We have passed peak Jamie. Two years ago his restaurant business was booming. But after closing a slew of Jamie’s Italians and the collapse into administration of his steakhouse, Barbecoa, the cloak of invincibility has fallen off his narrowed shoulders.
It’s not just Oliver, though. Profit warnings and site closures abound in the casual dining sector, with Prezzo, Strada and Byron also struggling amid soaring ingredient costs, falling consumer confidence and the strain of the new living wage.
So have Brits stopped eating out? And has the casual dining sector - such a source of growth and creativity in recent years - run out of ideas?
It’s a complex picture, Kantar Worldpanel data shows. On the one hand, out-of-home value sales were up 9% over the 12 weeks ending 25 February compared with the same period last year, with full-service restaurants (including casual dining establishments) increasing share of spend from 13.9% to 14.3%. That’s a year-on-year rise of 12% in value sales.
And the grocery trade is getting in on the act too: OOH sales in supermarkets are up 8% overall, with front-of-store OOH growing some 5%. Exclusive cafés are growing even faster. Similarly, moves in convenience to tap the food to go market are resulting in higher spend.
But much of that growth is coming from inflation. Frequency is up by 2%, which Kantar says accounts for only a fragment of value growth - the rest being inflation and premiumisation.
These conditions are causing havoc for establishments already struggling to maintain relevance, says James Lewis, marketing director for Soho restaurant Gauthier. As casual dining chains scale up (while piling on the debt) in several cases “there is nothing to make those businesses special anymore”.
The picture here has changed markedly in recent weeks. In 2017, Kantar figures show, the OOH market was growing at 4.3%. But over the 12 weeks to 25 February that 9% growth compares with 3.7% in take home (both excluding alcohol).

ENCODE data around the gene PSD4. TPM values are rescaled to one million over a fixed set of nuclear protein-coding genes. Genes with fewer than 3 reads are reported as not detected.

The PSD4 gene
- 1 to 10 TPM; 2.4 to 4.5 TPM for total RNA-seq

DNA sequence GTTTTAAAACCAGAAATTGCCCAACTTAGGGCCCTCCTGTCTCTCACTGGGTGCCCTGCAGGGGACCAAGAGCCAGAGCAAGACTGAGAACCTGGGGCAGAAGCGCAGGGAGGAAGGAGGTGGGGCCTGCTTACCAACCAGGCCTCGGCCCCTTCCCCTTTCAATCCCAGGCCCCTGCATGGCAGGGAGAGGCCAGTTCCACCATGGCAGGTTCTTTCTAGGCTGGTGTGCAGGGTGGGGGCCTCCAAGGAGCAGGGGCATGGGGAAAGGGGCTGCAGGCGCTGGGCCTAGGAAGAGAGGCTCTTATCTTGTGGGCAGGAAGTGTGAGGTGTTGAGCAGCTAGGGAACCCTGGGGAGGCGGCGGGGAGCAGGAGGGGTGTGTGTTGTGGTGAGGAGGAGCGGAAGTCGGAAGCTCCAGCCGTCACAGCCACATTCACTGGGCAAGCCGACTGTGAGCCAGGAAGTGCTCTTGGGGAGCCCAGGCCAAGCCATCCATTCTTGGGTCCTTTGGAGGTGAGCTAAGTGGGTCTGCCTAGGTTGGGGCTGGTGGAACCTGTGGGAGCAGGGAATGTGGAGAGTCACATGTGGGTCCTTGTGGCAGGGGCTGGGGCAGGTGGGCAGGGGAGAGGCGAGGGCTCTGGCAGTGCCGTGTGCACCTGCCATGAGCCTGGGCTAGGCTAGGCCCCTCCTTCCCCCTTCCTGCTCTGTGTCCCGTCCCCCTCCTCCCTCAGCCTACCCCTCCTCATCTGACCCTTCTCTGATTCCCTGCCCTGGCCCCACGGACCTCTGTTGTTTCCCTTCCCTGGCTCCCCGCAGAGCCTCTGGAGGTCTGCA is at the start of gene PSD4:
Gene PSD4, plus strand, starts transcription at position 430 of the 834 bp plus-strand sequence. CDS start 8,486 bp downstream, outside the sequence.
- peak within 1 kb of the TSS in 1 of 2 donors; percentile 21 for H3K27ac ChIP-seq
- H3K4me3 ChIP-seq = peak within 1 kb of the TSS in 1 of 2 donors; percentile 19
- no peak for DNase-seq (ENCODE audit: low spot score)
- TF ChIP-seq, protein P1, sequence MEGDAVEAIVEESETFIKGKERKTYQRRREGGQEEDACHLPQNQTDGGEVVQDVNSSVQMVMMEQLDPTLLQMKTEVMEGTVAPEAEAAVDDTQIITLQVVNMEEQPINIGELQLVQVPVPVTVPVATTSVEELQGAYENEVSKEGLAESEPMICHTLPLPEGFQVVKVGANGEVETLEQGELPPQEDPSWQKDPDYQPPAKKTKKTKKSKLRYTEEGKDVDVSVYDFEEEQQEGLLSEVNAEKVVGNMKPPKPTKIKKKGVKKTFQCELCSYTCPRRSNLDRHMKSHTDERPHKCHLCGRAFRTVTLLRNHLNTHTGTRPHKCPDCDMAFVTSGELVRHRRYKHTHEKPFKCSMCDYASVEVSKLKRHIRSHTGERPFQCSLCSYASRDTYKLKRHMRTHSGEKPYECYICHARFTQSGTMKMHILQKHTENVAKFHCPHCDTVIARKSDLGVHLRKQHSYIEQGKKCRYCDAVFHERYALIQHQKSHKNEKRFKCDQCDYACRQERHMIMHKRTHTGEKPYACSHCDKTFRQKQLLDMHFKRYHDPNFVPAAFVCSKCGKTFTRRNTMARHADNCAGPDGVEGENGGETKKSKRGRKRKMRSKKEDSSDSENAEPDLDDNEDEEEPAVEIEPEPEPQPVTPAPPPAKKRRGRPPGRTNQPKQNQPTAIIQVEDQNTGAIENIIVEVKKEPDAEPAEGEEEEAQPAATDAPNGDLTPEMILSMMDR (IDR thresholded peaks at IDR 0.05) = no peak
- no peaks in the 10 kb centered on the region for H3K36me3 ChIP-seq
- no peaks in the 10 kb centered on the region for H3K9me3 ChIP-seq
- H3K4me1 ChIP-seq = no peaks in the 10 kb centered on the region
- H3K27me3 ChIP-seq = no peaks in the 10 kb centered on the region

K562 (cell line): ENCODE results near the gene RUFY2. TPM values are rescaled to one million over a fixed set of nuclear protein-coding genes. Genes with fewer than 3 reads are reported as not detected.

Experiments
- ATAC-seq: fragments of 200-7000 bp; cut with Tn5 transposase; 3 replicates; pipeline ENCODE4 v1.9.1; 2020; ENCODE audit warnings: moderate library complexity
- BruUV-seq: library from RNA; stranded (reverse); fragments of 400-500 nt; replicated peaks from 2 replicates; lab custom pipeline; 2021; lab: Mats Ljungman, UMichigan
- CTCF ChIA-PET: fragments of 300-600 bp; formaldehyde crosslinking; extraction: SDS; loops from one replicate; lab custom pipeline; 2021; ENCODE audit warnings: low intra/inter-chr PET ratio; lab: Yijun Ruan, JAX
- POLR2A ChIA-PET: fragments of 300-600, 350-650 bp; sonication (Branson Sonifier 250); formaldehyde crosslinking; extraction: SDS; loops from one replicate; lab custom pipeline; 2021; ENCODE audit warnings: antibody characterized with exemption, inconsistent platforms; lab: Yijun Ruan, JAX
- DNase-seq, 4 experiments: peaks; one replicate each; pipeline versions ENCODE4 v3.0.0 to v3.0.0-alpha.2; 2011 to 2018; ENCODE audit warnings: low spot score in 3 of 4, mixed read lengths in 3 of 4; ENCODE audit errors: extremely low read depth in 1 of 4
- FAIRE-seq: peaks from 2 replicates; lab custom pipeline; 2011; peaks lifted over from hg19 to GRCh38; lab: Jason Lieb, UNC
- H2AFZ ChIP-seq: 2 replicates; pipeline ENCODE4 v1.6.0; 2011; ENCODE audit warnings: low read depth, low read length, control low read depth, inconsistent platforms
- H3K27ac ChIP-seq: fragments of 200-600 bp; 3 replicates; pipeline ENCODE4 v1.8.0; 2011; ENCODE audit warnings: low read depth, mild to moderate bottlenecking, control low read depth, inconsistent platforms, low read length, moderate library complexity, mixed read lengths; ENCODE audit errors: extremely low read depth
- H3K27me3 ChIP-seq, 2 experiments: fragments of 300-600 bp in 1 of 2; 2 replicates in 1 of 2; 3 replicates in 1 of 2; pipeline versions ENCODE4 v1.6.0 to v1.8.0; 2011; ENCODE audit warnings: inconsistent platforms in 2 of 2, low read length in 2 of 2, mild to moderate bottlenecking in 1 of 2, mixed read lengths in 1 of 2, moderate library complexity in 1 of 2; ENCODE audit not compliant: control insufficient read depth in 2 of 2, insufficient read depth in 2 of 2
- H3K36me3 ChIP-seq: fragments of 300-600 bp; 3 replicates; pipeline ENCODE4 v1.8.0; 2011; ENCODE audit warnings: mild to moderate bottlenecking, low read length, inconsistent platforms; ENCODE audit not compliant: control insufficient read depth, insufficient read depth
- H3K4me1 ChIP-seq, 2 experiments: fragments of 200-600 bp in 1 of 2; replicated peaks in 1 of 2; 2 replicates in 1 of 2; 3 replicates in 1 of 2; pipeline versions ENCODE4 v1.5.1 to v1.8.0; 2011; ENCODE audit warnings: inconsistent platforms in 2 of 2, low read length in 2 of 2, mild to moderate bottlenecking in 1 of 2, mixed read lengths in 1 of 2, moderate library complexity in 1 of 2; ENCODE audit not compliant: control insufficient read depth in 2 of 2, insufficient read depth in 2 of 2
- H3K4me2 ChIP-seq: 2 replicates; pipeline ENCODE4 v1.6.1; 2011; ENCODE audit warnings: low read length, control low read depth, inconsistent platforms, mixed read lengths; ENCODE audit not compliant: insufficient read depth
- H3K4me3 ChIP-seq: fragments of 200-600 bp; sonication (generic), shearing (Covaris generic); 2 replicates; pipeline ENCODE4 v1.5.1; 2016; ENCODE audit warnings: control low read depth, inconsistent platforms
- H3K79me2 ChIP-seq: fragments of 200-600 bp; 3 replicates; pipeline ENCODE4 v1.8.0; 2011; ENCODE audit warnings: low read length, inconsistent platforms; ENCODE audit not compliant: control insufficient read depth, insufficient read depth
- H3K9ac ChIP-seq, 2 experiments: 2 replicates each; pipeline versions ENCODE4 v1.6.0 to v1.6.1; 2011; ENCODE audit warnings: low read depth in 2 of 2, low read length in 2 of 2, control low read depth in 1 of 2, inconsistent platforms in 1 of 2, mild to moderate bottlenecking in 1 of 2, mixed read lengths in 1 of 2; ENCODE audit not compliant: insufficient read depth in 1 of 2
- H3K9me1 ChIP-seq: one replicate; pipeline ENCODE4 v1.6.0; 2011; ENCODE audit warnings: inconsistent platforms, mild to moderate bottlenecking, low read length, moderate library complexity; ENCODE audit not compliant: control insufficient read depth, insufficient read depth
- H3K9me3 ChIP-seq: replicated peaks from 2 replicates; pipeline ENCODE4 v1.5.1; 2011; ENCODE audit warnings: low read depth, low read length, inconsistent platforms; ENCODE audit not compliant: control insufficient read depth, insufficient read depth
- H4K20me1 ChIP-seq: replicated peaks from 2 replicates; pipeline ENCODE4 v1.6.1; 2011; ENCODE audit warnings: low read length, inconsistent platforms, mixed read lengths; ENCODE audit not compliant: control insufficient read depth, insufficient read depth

“What they did very well for many years was to give people value for money, but they have fallen a lap behind. The customer expects so much more now, and it’s near impossible for them to react to trends. They can’t just suddenly start changing a menu because of the logistics involved in rolling that out to 90 sites.”
Factor in increased competition and that consumers are “making their decision over a pound”, as prices rise, and it’s a recipe for disaster, he adds.
Less middle ground
The casual dining trend is not going away, however, says MCA Allegra Foodservice executive director Simon Stenning, with spicy chicken chain Nando’s a clear winner. He credits its constant evolution as key.
“They have tweaked the menu, evolved the design of the restaurants, invested in technology and kept prices competitive. They’re constantly pushing the evolution of that brand, even though on a basic level they’re just selling chicken.” The likes of Yo Sushi, Pret and Wagamama are also proving resilient. Whereas Jamie’s, he adds, is “in essence the same brand it was in 2008”.
With high streets emptying of “cookie-cutter chains” CODE Hospitality editor Adam Hyman believes a shift in thinking from exigent landlords is needed. “Ironically, the chains that could afford the rent are now all closing. You will struggle to find independents who can pay.”
But that could be good news for the grocery trade, which has significantly upped spend in out-of-home options. The most high-profile success story has come from sushi counter openings, with Waitrose, Sainsbury’s and even Morrisons jumping on the raw fish bandwagon.
“With a drift towards online and the discounters, supermarkets are probably finding themselves with too much space on their hands,” says Kantar’s head of retail and consumer insight Fraser McKevitt. “They know this is the direction of travel and the size of the pie [a £50.5bn market] is getting bigger.”
A lot of moves by the major mults into OOH have failed spectacularly, however, most notably Tesco’s acquisitions of Harris & Hoole, Giraffe and Euphorium bakeries, so there’s also caution, with Sainsbury’s trialling Zizzi pizza counters, Waitrose and Morrisons opening in-store pubs and wine bars, while Waitrose’s £35-per-head supper club trial remains a one-off.
On the other hand, front-of-store fixtures, in particular, have become a hotbed of emerging trends - take Tesco’s recently launched vegan Wicked Kitchen range, for instance. There’s a clear financial incentive to investing in these fixtures: the substantial margins on pre-packed sandwiches, for example. “The other benefit they will have is that better out-of-home options drive footfall,” says McKevitt.
But growing out-of-home business comes with its own challenges. “They are subject to the same turmoil around wages and rates that hospitality businesses have to pay,” he says, though they “have scale on their side”.
And while the out of home market is currently growing in value, “there may be a sharp turnaround on OOH spending if we are to hit any more economically challenging times,” McKevitt adds. “And then we could see these share rises dramatically change direction.”
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